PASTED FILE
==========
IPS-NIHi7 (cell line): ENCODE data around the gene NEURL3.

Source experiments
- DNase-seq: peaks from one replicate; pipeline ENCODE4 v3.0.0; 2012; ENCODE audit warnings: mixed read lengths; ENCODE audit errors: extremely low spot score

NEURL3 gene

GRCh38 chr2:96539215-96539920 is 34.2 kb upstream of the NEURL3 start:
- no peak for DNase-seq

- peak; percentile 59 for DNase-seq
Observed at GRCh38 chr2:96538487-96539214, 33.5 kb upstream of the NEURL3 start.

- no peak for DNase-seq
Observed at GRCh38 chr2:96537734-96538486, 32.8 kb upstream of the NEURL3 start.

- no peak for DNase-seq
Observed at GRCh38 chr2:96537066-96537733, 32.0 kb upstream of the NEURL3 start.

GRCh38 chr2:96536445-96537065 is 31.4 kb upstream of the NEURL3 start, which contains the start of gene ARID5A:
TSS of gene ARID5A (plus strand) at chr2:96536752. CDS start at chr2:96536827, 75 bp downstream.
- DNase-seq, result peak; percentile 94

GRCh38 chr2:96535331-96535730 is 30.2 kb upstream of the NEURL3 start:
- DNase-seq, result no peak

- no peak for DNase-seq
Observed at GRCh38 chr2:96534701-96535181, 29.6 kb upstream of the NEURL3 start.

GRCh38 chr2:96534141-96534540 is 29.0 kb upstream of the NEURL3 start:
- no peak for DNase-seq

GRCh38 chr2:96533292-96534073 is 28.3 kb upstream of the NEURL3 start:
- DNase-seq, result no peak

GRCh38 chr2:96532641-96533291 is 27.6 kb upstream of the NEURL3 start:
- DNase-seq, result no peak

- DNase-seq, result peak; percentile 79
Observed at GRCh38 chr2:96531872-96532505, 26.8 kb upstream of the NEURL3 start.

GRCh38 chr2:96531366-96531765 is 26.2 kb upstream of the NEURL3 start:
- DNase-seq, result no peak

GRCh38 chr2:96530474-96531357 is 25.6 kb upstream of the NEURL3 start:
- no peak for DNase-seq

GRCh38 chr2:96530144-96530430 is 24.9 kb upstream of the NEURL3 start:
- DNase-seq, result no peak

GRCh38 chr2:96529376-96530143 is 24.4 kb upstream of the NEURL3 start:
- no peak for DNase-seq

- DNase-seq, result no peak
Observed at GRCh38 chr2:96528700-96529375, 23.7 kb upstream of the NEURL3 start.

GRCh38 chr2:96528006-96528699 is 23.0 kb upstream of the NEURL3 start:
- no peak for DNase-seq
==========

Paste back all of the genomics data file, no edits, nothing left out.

IPS-NIHi7 (cell line): ENCODE data around the gene NEURL3.

Source experiments
- DNase-seq: peaks from one replicate; pipeline ENCODE4 v3.0.0; 2012; ENCODE audit warnings: mixed read lengths; ENCODE audit errors: extremely low spot score

NEURL3 gene

GRCh38 chr2:96539215-96539920 is 34.2 kb upstream of the NEURL3 start:
- no peak for DNase-seq

- peak; percentile 59 for DNase-seq
Observed at GRCh38 chr2:96538487-96539214, 33.5 kb upstream of the NEURL3 start.

- no peak for DNase-seq
Observed at GRCh38 chr2:96537734-96538486, 32.8 kb upstream of the NEURL3 start.

- no peak for DNase-seq
Observed at GRCh38 chr2:96537066-96537733, 32.0 kb upstream of the NEURL3 start.

GRCh38 chr2:96536445-96537065 is 31.4 kb upstream of the NEURL3 start, which contains the start of gene ARID5A:
TSS of gene ARID5A (plus strand) at chr2:96536752. CDS start at chr2:96536827, 75 bp downstream.
- DNase-seq, result peak; percentile 94

GRCh38 chr2:96535331-96535730 is 30.2 kb upstream of the NEURL3 start:
- DNase-seq, result no peak

- no peak for DNase-seq
Observed at GRCh38 chr2:96534701-96535181, 29.6 kb upstream of the NEURL3 start.

GRCh38 chr2:96534141-96534540 is 29.0 kb upstream of the NEURL3 start:
- no peak for DNase-seq

GRCh38 chr2:96533292-96534073 is 28.3 kb upstream of the NEURL3 start:
- DNase-seq, result no peak

GRCh38 chr2:96532641-96533291 is 27.6 kb upstream of the NEURL3 start:
- DNase-seq, result no peak

- DNase-seq, result peak; percentile 79
Observed at GRCh38 chr2:96531872-96532505, 26.8 kb upstream of the NEURL3 start.

GRCh38 chr2:96531366-96531765 is 26.2 kb upstream of the NEURL3 start:
- DNase-seq, result no peak

GRCh38 chr2:96530474-96531357 is 25.6 kb upstream of the NEURL3 start:
- no peak for DNase-seq

GRCh38 chr2:96530144-96530430 is 24.9 kb upstream of the NEURL3 start:
- DNase-seq, result no peak

GRCh38 chr2:96529376-96530143 is 24.4 kb upstream of the NEURL3 start:
- no peak for DNase-seq

- DNase-seq, result no peak
Observed at GRCh38 chr2:96528700-96529375, 23.7 kb upstream of the NEURL3 start.

GRCh38 chr2:96528006-96528699 is 23.0 kb upstream of the NEURL3 start:
- no peak for DNase-seq